breaking and entering

Photo: Ben Goldstein/Studio D

3 of 17
Breaking and Entering
384 pages; Four Way
In her novel Breaking and Entering, Eileen Pollack delves beneath the surface of blue state/red state stereotypes and brilliantly portrays an America made up of "smaller countries" with polarizing politics and alienated citizens. Richard Shapiro, a therapist, and his wife, Louise, leave Northern California and move to southwest Michigan in 1995, several months before Timothy McVeigh blows up the Murrah Federal Building in Oklahoma City. The Shapiros have fled to Michigan to start over following the suicide of one of Richard's patients, a woman he secretly loved. Richard begins working at the local prison, a breeding ground for racism among guards and inmates. Louise becomes a social worker at the high school, where a janitor broadcasts vitriol as "Michigan Mike, the Voice of the Militia." The Shapiros' neighbors, also proud members of the paramilitary group, host an annual Tax Blast, using 1040 forms as shooting targets. When, in the aftermath of the Oklahoma City bombing, news surfaces that McVeigh had attended a militia meeting at the neighbors' farm, it becomes increasingly difficult to know who's harmless and who's not. Louise tells herself that she "can distinguish among the scents of her enemies and her friends, of safety and disaster, of passion, hate, and love," even as the lines of loyalty blurin her community and her marriage.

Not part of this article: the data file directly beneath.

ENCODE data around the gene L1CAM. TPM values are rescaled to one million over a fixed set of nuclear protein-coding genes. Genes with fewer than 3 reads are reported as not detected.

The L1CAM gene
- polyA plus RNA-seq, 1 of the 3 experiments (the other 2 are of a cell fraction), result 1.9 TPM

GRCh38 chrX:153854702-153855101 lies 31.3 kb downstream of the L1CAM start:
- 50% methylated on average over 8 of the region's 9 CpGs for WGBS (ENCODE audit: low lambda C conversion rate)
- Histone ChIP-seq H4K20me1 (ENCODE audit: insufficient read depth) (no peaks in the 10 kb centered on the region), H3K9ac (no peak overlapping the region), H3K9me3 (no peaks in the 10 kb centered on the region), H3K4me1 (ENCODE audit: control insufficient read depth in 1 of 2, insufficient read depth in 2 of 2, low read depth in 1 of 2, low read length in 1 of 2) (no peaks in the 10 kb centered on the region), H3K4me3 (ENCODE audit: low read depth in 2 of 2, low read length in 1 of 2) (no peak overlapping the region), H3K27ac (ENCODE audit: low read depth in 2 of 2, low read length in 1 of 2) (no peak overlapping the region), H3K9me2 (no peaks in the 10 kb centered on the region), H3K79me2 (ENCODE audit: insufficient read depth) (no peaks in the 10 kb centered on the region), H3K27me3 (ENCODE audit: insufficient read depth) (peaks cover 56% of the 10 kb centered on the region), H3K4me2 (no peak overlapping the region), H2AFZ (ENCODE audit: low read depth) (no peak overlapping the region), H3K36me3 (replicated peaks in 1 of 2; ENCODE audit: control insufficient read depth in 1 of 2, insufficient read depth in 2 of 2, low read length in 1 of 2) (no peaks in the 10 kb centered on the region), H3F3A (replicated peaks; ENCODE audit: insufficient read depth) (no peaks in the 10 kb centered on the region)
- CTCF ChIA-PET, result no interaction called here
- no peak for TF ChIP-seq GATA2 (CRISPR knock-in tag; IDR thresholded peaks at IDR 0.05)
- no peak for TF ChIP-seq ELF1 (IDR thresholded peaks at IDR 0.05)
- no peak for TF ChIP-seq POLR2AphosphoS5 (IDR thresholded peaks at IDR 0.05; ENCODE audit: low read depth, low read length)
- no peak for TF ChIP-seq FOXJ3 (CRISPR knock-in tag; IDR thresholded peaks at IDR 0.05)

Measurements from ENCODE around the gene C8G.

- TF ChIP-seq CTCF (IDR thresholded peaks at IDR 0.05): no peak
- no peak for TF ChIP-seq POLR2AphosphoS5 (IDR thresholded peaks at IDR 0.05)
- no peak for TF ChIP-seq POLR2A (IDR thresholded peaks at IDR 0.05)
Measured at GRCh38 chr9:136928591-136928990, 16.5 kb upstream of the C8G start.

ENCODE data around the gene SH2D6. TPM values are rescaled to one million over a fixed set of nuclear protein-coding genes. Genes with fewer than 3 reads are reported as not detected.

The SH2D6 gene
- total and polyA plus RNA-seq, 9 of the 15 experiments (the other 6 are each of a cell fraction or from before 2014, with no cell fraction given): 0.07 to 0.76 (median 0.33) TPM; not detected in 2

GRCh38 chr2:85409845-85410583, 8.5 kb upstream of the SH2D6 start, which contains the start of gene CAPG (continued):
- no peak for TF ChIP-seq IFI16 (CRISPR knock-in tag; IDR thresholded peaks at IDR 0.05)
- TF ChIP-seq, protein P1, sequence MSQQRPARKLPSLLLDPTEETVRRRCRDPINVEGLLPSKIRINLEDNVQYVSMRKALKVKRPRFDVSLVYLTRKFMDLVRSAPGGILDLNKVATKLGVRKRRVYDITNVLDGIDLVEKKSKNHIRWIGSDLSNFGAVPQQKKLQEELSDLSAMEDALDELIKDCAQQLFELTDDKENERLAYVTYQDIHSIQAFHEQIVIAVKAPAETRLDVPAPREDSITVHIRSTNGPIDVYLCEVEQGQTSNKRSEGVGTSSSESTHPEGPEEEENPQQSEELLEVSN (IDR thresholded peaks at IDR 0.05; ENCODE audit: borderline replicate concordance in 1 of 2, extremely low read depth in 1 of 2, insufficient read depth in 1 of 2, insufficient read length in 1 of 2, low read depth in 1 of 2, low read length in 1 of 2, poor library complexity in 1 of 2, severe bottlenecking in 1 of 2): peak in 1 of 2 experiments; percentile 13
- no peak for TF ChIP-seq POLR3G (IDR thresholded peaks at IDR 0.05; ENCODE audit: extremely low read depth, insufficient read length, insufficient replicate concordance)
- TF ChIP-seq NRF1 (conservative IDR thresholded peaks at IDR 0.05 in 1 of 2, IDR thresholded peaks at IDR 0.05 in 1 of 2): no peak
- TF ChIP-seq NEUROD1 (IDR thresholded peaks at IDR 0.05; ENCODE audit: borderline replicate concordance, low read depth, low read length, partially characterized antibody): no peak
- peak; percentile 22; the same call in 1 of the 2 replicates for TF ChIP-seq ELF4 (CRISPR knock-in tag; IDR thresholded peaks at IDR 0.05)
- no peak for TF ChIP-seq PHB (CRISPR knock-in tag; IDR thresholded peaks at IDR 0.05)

— Judy Bolton-Fasman